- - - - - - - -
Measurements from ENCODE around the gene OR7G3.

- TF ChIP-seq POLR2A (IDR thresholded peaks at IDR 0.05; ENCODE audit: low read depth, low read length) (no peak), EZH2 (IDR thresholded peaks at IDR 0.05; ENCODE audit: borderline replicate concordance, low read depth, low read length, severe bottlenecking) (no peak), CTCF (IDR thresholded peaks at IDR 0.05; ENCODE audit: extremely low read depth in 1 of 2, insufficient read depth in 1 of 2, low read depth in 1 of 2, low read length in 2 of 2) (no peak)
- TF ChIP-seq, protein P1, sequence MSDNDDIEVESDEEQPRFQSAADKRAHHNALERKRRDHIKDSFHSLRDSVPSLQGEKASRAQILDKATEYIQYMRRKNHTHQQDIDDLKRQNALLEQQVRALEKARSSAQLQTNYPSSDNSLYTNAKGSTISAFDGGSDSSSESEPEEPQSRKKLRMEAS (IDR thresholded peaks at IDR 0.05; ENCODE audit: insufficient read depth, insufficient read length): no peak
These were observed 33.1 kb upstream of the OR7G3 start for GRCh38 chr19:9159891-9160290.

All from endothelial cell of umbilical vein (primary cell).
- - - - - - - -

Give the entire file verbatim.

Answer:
Measurements from ENCODE around the gene OR7G3.

- TF ChIP-seq POLR2A (IDR thresholded peaks at IDR 0.05; ENCODE audit: low read depth, low read length) (no peak), EZH2 (IDR thresholded peaks at IDR 0.05; ENCODE audit: borderline replicate concordance, low read depth, low read length, severe bottlenecking) (no peak), CTCF (IDR thresholded peaks at IDR 0.05; ENCODE audit: extremely low read depth in 1 of 2, insufficient read depth in 1 of 2, low read depth in 1 of 2, low read length in 2 of 2) (no peak)
- TF ChIP-seq, protein P1, sequence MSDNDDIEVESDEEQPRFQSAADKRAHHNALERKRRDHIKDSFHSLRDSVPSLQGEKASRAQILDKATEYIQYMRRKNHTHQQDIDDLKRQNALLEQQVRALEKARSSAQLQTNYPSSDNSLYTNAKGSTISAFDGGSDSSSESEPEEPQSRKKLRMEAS (IDR thresholded peaks at IDR 0.05; ENCODE audit: insufficient read depth, insufficient read length): no peak
These were observed 33.1 kb upstream of the OR7G3 start for GRCh38 chr19:9159891-9160290.

All from endothelial cell of umbilical vein (primary cell).